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The Lifestyle, Insights, Networking Knowledge and Skills (L.I.N.K.S.) program provides basic information about the military lifestyle and also helps participants increase their military knowledge by attending the classes. The course is developed by spouses for spouses, children and extended families. On Camp Pendleton, Calif., two general L.I.N.K.S. classes for spouses are held monthly, with classes for extended families held every semester. Additionally, two children's classes and a teen class are held during the summer. Unit-specific classes for Marines and their spouses can be arranged by request as well. For more information, call 760-726-2335, or visit
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As part of Exercise Cobra Gold, Marines and Sailors from Combat Assault Battalion, 3rd Marine Division, III Marine Expeditionary Force, supported and guided their Royal Thai and Republic of Korea counterparts as they trained to sharpen their combat marksmanship on Feb. 13. "Even though we come from different nations and backgrounds, the core roots of our military fundamentals exist in all countries participating," said U.S. Marine 1st. Lt. John N. Biggs, officer-in-charge, combat marksmanship range. For the training, a heavy machine gun range and an amphibious assault vehicle gunnery range were set up so that U.S. Marines could provide the Royal Thai and Republic of Korea Marines with proper weapons handling techniques and safety practices. Exercise Cobra Gold 2012 is an annual multilateral training in which various Asia-Pacific nations execute combined military operations.
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Although Marine Week Cleveland is still a few months away, several events leading up to the annual celebration of Community, Corps and Country will give Clevelanders a taste of what to expect in June. One of the main attractions leading up to the week-long event is the Marine Week Speaker Series, which started last week. Maj. Gen. Ronald Bailey, commander of 1st Marine Division, kicked off the series on Feb. 7, with a presentation entitled, "The Future of Afghanistan: A Military Perspective." As part of his address, Bailey said: "We are transitioning from fighting to training and adviser programs, and progress is being made. We've been going through village areas so people there will feel safe in their daily living...something we take for granted. Our troops will eventually be pulled out of Afghanistan." Today, Brig. Gen. Vincent R. Stewart, director of intelligence, will speak in Cleveland about "African American Contributions to our National Defense." Other upcoming series events will focus on NATO in the 21st century, the future of NASA space exploration, and innovative medical developments for returning wounded warriors. In addition to the speaker series, Marine sports teams and bands will visit Cleveland throughout the spring to showcase their talents at recreational centers, schools and local businesses. Marine Week Cleveland, which takes place June 11-17, will feature all that America's Expeditionary Force in Readiness has to offer, including a Marine Air Ground Task Force demonstration.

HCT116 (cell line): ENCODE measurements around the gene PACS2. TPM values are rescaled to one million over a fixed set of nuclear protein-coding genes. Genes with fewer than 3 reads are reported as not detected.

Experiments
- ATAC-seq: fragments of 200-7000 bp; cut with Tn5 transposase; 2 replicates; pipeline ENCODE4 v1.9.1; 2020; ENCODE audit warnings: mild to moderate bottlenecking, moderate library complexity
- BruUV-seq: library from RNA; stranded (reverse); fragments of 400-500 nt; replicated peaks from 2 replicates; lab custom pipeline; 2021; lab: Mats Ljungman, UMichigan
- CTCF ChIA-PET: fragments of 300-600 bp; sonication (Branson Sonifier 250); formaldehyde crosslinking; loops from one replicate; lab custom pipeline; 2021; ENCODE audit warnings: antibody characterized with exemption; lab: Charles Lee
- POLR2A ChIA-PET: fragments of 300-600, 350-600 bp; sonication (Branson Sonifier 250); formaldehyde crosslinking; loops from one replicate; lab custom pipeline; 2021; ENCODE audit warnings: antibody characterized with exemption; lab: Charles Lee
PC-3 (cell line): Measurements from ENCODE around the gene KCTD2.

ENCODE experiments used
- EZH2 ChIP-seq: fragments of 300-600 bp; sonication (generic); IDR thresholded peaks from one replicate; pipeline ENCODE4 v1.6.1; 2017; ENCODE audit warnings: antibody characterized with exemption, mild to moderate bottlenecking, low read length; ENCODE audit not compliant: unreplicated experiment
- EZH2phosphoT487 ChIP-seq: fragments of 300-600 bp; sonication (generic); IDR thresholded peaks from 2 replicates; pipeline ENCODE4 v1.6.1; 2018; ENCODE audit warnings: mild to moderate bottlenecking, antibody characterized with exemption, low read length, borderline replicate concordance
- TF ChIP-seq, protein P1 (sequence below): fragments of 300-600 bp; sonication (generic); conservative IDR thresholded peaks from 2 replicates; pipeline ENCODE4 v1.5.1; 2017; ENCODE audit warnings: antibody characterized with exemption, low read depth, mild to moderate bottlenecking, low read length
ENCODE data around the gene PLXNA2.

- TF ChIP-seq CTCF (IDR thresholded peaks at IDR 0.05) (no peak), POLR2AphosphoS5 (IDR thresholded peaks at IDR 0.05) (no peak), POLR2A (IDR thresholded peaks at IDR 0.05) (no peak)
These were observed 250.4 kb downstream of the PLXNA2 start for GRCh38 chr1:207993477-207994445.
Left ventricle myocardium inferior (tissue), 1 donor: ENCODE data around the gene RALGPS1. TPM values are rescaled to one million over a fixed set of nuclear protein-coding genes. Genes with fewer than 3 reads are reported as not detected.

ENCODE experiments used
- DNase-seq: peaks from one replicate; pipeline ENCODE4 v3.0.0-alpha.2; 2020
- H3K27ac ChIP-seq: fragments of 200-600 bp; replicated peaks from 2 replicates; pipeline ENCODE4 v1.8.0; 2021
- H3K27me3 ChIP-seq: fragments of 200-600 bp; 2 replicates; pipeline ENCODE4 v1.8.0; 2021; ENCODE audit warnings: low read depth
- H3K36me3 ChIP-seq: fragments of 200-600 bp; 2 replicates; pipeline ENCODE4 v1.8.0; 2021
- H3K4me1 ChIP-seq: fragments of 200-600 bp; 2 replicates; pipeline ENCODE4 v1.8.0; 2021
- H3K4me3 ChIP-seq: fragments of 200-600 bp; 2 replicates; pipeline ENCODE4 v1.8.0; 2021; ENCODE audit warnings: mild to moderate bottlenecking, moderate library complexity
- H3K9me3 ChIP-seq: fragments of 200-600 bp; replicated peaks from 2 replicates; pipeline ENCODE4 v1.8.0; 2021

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Also Read: Speech by Major General Ronald L. Bailey kicks off Marine Week, coming June 11-17 to Cleveland
Click here for more Marine Week Cleveland information